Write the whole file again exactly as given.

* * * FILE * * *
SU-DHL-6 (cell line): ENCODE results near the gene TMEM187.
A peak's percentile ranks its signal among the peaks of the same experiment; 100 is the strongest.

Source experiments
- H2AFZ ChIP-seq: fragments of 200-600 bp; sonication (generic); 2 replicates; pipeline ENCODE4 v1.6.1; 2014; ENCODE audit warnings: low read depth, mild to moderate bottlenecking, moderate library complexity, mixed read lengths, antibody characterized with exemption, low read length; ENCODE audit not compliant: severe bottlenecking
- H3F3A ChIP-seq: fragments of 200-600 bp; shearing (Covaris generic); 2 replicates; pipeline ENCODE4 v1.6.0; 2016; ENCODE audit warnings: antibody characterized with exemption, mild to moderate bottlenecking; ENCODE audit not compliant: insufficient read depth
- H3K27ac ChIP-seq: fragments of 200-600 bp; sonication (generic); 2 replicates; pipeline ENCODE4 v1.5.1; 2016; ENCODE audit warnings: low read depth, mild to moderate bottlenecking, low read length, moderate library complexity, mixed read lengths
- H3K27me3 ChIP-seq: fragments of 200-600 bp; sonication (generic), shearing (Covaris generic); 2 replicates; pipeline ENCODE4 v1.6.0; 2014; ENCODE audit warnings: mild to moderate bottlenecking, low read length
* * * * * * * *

SU-DHL-6 (cell line): ENCODE results near the gene TMEM187.
A peak's percentile ranks its signal among the peaks of the same experiment; 100 is the strongest.

Source experiments
- H2AFZ ChIP-seq: fragments of 200-600 bp; sonication (generic); 2 replicates; pipeline ENCODE4 v1.6.1; 2014; ENCODE audit warnings: low read depth, mild to moderate bottlenecking, moderate library complexity, mixed read lengths, antibody characterized with exemption, low read length; ENCODE audit not compliant: severe bottlenecking
- H3F3A ChIP-seq: fragments of 200-600 bp; shearing (Covaris generic); 2 replicates; pipeline ENCODE4 v1.6.0; 2016; ENCODE audit warnings: antibody characterized with exemption, mild to moderate bottlenecking; ENCODE audit not compliant: insufficient read depth
- H3K27ac ChIP-seq: fragments of 200-600 bp; sonication (generic); 2 replicates; pipeline ENCODE4 v1.5.1; 2016; ENCODE audit warnings: low read depth, mild to moderate bottlenecking, low read length, moderate library complexity, mixed read lengths
- H3K27me3 ChIP-seq: fragments of 200-600 bp; sonication (generic), shearing (Covaris generic); 2 replicates; pipeline ENCODE4 v1.6.0; 2014; ENCODE audit warnings: mild to moderate bottlenecking, low read length